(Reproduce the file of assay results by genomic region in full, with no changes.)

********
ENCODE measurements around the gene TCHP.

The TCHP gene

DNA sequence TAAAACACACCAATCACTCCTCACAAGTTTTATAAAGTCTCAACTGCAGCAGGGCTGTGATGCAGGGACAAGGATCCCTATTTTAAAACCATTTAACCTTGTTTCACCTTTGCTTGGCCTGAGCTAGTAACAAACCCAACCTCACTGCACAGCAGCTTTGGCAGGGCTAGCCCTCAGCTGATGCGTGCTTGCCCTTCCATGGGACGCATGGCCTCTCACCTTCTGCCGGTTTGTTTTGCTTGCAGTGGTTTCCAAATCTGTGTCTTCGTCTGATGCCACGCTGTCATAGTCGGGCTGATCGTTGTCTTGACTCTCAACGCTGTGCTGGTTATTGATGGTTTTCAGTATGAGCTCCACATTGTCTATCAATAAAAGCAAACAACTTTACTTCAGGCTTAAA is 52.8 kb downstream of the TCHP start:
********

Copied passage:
ENCODE measurements around the gene TCHP.

The TCHP gene

DNA sequence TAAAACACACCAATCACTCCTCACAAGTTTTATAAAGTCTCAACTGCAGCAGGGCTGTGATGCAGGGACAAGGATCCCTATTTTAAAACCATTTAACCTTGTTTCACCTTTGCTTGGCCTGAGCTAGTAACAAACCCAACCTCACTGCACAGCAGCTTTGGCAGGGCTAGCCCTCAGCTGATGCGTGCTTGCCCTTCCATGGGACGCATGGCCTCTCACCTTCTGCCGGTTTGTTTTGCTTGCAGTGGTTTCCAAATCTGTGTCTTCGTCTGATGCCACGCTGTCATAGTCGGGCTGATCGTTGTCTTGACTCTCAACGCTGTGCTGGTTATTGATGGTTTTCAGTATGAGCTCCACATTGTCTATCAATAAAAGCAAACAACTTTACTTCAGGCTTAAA is 52.8 kb downstream of the TCHP start: